Guatemala special feature: why Guatemalan coffee is one of the country’s biggest exports
Guatemalan coffee is one of the country’s major exports, making the region the ninth biggest exporter in the world. Here’s why coffee remains so important to the country, and how the industry developed.
Jürg Widmer Probst Guatemala special feature: Guatemalan coffee and its history
Annual exports worth up to $775 million make Guatemalan coffee the second biggest export from the country. The biggest is bananas, worth around $1.35 billion per year, and raw sugar comes in at around $448 million per year.
In fact, coffee has been the cornerstone of Guatemala’s economy for more than a century. Around 125,000 producers produce the coffee for export and are responsible for 40% of all revenue from the agricultural sector. Guatemala exports coffee primarily to the United States, Mexico, El Salvador, Canada and Nicaragua.
Where is Guatemalan coffee grown?
The main coffee making regions in Guatemala are San Marcos & Nuevo Orientea, Faijanes, Huehuetenango, Cobán, Atitlán, Acatenango and Antigua. Here’s a brief history of Guatemalan coffee and why it’s so important for the country’s economy.
There has been a coffee making industry in Guatemala since the 1850s, and right up until the beginning of the 21st century it was the biggest producer in the world. In 2011, Honduras took over as the top coffee producer globally, but Guatemala is a close second.
When the coffee industry developed in Guatemala in the mid-19th century, the cultivation of coffee beans went hand in hand with cochineal plantations. In the south west of the country, small coffee plantations began to be established, but it was slow progress. Foreign companies began to swoop in and buy up plantations, so it became difficult for local people to finance their own.
The biggest barrier to a swift growth for coffee production at this time was a lack of workers. But by 1887, coffee production reached more than 22 million kg. Ten years later Guatemala was able to export just over 133 million kg, and the biggest plantations lined the southern coast of the country. Today, Guatemalan coffee beans are considered some of the highest quality available. This is down to the ideal growing conditions in the country, comprising the perfect mix of rich, volcanic soils and a temperate climate.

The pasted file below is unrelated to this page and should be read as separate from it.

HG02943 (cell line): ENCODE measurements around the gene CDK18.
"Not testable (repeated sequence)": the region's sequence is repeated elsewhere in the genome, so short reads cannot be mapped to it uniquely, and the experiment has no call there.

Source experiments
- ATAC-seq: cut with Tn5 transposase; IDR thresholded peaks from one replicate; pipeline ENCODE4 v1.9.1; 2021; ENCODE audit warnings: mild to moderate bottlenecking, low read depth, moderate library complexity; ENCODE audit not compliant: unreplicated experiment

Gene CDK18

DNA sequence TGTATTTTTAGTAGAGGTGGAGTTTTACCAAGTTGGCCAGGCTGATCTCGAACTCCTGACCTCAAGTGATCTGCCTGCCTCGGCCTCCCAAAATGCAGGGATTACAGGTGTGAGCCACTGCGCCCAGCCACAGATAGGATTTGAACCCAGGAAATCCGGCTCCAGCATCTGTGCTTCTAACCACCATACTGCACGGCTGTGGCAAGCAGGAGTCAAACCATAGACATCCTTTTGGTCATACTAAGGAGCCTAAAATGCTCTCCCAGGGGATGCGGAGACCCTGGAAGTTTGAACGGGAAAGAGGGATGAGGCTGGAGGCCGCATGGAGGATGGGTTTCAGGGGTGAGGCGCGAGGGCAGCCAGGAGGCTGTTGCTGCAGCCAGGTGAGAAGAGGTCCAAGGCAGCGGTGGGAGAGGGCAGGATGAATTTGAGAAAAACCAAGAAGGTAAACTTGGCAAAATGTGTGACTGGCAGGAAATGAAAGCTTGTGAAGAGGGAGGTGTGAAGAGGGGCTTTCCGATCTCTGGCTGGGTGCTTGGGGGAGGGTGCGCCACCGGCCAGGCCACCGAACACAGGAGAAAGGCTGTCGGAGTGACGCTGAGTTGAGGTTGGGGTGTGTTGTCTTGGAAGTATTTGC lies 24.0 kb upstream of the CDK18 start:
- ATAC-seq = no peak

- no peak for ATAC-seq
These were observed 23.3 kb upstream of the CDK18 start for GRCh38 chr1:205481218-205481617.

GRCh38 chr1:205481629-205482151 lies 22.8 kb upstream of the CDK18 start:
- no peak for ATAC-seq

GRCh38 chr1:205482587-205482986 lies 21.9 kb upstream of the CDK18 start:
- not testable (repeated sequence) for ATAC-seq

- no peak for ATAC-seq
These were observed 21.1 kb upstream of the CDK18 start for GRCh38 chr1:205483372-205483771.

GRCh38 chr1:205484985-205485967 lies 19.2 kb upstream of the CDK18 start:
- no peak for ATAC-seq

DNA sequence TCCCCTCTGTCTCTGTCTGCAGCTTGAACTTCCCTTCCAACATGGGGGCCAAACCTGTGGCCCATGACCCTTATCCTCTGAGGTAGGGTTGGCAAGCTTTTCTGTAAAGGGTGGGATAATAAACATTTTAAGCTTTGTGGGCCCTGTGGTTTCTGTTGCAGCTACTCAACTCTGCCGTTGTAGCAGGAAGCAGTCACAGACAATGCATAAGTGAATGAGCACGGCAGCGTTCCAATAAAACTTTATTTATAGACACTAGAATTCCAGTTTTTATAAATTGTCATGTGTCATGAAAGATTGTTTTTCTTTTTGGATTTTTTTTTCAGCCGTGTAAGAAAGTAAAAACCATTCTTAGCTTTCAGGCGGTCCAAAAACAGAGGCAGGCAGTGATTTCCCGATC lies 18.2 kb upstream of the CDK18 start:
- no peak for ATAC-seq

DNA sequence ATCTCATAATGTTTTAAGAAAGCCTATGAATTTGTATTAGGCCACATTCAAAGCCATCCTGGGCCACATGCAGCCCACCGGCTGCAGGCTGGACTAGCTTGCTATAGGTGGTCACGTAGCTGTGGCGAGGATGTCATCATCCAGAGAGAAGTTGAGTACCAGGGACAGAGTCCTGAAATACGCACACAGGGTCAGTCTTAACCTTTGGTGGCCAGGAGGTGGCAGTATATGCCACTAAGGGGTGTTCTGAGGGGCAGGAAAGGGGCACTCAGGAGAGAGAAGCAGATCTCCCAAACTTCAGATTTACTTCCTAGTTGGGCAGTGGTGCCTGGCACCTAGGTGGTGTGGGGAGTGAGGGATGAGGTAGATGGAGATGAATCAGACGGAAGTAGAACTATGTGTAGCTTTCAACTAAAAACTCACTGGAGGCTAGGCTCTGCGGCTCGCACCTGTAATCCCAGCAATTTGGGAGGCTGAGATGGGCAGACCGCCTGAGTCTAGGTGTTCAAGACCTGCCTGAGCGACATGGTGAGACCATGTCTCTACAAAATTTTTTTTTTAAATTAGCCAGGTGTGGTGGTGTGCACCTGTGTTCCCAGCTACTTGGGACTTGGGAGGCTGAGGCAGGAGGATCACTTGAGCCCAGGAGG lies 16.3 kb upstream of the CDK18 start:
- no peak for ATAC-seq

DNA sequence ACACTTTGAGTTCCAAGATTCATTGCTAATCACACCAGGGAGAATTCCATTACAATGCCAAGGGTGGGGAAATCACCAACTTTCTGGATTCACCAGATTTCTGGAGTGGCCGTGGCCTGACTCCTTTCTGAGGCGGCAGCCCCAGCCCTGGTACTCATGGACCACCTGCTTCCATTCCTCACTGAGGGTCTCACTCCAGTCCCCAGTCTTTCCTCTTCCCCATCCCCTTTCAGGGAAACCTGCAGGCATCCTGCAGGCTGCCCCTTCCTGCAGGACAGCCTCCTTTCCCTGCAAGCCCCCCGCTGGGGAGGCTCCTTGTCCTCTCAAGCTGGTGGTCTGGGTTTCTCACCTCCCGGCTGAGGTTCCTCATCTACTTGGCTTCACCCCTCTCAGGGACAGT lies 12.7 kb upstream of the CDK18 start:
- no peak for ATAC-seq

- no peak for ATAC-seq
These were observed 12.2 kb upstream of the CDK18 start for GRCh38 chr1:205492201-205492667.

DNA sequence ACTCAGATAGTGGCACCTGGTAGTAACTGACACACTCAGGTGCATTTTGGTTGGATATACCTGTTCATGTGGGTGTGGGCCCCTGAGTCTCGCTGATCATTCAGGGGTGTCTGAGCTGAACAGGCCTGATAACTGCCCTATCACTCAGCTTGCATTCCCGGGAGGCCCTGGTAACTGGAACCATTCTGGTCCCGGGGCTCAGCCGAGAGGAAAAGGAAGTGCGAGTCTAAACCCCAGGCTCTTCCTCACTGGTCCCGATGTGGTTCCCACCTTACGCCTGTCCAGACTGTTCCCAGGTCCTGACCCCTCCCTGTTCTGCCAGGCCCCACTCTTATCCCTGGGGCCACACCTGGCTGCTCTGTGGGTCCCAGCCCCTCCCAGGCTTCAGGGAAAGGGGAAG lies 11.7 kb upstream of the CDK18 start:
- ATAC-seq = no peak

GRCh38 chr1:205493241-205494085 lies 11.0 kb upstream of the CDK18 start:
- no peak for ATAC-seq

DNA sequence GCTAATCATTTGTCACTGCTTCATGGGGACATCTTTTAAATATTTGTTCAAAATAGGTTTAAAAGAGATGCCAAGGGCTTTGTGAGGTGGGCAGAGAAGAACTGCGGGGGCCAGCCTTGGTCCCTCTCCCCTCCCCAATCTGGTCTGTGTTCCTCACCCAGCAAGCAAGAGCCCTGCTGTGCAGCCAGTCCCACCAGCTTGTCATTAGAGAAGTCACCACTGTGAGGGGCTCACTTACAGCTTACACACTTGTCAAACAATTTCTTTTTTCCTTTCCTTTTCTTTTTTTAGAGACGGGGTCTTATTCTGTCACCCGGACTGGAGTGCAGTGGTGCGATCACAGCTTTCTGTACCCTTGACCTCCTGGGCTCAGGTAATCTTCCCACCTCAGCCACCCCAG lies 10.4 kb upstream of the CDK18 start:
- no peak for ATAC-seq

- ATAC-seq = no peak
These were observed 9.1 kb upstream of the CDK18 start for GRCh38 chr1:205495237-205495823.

Coffee beans grown in Guatemalan regions do not dry naturally. This is likely to do with the climate and high humidity levels. This means that coffee producers use a wet process to make their product. The outer shell is taken off the bean, which is then washed. During this process the finest beans float to the top and the unusable ones to the bottom. This method produces a consistently smooth depth of flavour.
Regional flavour profiles of coffee in Guatemala
Each region offers a different flavour profile for its coffee beans, leading to a variety of Guatemalan coffee that is popular the world over.
- Coffee from Antigua
This is probably the region in Guatemala that produces the most popular coffee. Thanks to Antigua’s nutrient rich soil, coffee beans are rich and flavourful. The minerals in the soil come from past eruptions of the Acatenango and Agua volcanoes. Fuego is a still active volcano that adds to the mineral rich soil content even now. Combined with high levels of rainfall and a consistent sub-tropical temperature, Antigua is coffee heaven.
- Coffee from Acatenago
The Acatenago region is 2,000 feet above sea level and covered in thick forest. A high altitude means cool breezes from the Pacific Ocean. This means that coffee producers in this region can sun-dry their beans, which adds different flavours to the product’s profile. Coffee beans are grown in the same areas as the active Fuego volcano, where they thrive in the nutrient rich soil.
- Coffee from Atitlán
Most (95%) of the coffee beans grown in Atitlán are on the slopes of the volcanoes that surround the large lake. The soil in this region is one of the richest in the country, thanks once again to the minerals deposited by the volcanoes. Coffee from this region is deep and full-bodied with lighter notes of citrus.
- Coffee from Cobán
Cobán differs from other Guatemalan coffee growing regions because of its cooler, rainy weather. The humidity, combined with soil packed with limestone and clay, cultivates balanced coffee beans. They produce a medium bodied cup of coffee, with less acidity.
- Coffee from Huehuetenango
This is one of just three non-volcanic coffee growing regions in Guatemala. The Huehuetenango region is also the highest and driest at an altitude of above 2000 metres. Warm winds flood the area arising from the mountains of Tehuantepec in Mexico. These winds protect the coffee beans from any frosts. The beans grown here result in a full-bodied coffee with fruity notes and a high level of acidity.